Global treaty to halt invasive aquatic species enters into force

 The International Convention for the Control and Management of Ships’ Ballast Water and Sediments (BWM Convention) requires ships to manage their ballast water to remove, render harmless or avoid the uptake or discharge of aquatic organisms and pathogens within ballast water and sediments. The convention enetered into force September 8th 2017.

“This is a landmark step towards halting the spread of invasive aquatic species, which can cause havoc for local ecosytems, affect biodiversity and lead to substantial economic loss”, said IMO Secretary-General Kitack Lim in a press release.

“The requirements which enter into force today [September 8th] mean that we are now addressing what has been recognized as one of the greatest threats to the ecological and the economic well-being of the planet. Invasive species are causing enormous damage to biodiversity and the valuable natural riches of the earth upon which we depend. Invasive species also cause direct and indirect health effects and the damage to the environment is often irreversible”, he said.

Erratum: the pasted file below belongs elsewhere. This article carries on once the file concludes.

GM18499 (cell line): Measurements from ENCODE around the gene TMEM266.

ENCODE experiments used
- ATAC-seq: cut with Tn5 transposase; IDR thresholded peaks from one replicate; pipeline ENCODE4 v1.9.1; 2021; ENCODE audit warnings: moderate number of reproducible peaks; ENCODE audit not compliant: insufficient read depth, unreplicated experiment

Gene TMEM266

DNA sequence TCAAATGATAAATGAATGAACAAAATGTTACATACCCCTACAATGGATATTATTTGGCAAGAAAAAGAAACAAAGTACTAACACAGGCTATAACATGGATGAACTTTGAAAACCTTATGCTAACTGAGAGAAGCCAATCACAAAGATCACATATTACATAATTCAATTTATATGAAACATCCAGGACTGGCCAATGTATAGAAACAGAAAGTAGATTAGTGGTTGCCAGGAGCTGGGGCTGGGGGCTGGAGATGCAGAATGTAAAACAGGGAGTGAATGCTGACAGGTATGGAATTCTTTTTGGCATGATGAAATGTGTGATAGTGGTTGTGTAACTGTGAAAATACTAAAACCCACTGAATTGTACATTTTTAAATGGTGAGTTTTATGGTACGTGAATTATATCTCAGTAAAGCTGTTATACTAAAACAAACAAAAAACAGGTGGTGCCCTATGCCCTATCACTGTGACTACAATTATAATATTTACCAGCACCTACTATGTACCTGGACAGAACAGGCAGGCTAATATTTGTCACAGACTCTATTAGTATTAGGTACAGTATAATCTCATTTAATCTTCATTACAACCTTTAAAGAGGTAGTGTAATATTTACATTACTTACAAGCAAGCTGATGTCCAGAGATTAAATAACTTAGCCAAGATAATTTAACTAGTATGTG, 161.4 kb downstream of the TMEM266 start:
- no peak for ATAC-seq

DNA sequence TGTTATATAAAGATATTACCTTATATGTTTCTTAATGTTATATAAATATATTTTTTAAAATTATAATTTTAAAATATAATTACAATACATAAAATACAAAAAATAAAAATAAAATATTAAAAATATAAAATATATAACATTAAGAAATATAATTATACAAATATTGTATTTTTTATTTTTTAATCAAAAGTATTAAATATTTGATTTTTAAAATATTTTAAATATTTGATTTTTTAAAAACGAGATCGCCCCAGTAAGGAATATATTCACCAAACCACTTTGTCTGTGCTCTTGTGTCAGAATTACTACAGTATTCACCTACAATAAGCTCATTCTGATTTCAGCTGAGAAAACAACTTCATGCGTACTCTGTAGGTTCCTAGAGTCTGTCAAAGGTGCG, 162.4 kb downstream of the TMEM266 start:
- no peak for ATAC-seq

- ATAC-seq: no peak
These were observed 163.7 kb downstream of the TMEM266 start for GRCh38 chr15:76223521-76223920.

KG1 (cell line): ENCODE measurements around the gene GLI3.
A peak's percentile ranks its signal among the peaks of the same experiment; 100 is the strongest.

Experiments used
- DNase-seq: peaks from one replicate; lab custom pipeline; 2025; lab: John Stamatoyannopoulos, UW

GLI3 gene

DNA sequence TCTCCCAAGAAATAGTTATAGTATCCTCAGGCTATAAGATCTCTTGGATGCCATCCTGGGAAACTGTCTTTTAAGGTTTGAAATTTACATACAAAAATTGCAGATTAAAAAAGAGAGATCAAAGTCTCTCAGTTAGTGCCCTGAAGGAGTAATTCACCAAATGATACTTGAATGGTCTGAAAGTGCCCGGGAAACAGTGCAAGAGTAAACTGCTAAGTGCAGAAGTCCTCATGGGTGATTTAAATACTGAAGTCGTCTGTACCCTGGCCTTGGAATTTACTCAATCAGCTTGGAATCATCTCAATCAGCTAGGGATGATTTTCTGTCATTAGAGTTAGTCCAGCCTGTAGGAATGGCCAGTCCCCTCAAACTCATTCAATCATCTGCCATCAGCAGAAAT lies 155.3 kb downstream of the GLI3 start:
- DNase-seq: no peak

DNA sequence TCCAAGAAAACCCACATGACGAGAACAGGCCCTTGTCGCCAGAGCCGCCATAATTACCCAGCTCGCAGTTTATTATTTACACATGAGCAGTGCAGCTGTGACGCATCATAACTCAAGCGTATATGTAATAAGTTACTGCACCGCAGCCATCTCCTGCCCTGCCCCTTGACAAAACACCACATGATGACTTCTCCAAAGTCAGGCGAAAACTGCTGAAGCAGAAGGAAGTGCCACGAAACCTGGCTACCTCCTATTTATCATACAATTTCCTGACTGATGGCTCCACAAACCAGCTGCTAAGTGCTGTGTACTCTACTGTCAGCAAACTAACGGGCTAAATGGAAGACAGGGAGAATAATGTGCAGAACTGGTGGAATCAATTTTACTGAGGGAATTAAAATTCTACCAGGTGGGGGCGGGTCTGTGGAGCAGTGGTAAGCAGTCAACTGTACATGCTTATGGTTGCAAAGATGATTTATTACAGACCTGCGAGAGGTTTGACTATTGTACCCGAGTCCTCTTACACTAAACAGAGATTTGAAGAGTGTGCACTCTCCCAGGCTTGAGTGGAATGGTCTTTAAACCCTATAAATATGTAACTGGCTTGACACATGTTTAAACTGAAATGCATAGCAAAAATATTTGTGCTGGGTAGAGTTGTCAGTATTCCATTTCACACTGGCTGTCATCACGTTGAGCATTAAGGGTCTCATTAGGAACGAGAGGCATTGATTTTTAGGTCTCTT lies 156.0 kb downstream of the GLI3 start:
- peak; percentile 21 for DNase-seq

Lim added that the entry into force of the BWM Convention will not only minimize the risk of invasion by alien species via ballast water, it will also provide a level playing field globally for international shipping, providing clear and robust standards for the management of ballast water on ships.

Read more: NIVA approved by US Coast Guard as subcontracted test facility for Lloyd’s Register

NIVA’s Marine Research Station in the narrow Drøbak Sound became the first internationally authorized full scale testing facility for both marine and brackish water back in 2005 (Photo: NIVA).

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